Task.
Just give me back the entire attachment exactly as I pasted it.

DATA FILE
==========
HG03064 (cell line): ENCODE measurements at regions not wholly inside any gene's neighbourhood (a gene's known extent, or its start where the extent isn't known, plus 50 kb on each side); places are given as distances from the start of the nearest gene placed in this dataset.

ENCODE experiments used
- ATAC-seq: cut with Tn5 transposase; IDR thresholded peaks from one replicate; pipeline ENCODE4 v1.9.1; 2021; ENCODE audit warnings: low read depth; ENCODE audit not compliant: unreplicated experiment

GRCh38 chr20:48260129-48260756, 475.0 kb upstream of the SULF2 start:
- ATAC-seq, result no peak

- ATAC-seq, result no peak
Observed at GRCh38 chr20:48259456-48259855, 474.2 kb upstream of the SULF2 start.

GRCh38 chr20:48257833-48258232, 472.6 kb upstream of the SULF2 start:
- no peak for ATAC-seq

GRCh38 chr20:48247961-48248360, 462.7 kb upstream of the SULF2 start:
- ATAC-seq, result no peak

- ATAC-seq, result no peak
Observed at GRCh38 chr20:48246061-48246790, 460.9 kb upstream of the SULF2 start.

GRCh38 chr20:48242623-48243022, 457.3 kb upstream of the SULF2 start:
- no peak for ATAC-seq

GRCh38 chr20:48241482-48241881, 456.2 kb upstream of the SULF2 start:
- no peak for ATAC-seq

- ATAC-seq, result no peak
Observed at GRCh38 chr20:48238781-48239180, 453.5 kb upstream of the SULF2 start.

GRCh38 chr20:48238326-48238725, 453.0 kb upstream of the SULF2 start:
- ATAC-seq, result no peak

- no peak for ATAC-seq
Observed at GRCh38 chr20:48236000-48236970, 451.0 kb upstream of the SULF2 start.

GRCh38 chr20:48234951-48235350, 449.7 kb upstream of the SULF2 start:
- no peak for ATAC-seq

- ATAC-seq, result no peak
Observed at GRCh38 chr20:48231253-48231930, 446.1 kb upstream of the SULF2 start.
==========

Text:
HG03064 (cell line): ENCODE measurements at regions not wholly inside any gene's neighbourhood (a gene's known extent, or its start where the extent isn't known, plus 50 kb on each side); places are given as distances from the start of the nearest gene placed in this dataset.

ENCODE experiments used
- ATAC-seq: cut with Tn5 transposase; IDR thresholded peaks from one replicate; pipeline ENCODE4 v1.9.1; 2021; ENCODE audit warnings: low read depth; ENCODE audit not compliant: unreplicated experiment

GRCh38 chr20:48260129-48260756, 475.0 kb upstream of the SULF2 start:
- ATAC-seq, result no peak

- ATAC-seq, result no peak
Observed at GRCh38 chr20:48259456-48259855, 474.2 kb upstream of the SULF2 start.

GRCh38 chr20:48257833-48258232, 472.6 kb upstream of the SULF2 start:
- no peak for ATAC-seq

GRCh38 chr20:48247961-48248360, 462.7 kb upstream of the SULF2 start:
- ATAC-seq, result no peak

- ATAC-seq, result no peak
Observed at GRCh38 chr20:48246061-48246790, 460.9 kb upstream of the SULF2 start.

GRCh38 chr20:48242623-48243022, 457.3 kb upstream of the SULF2 start:
- no peak for ATAC-seq

GRCh38 chr20:48241482-48241881, 456.2 kb upstream of the SULF2 start:
- no peak for ATAC-seq

- ATAC-seq, result no peak
Observed at GRCh38 chr20:48238781-48239180, 453.5 kb upstream of the SULF2 start.

GRCh38 chr20:48238326-48238725, 453.0 kb upstream of the SULF2 start:
- ATAC-seq, result no peak

- no peak for ATAC-seq
Observed at GRCh38 chr20:48236000-48236970, 451.0 kb upstream of the SULF2 start.

GRCh38 chr20:48234951-48235350, 449.7 kb upstream of the SULF2 start:
- no peak for ATAC-seq

- ATAC-seq, result no peak
Observed at GRCh38 chr20:48231253-48231930, 446.1 kb upstream of the SULF2 start.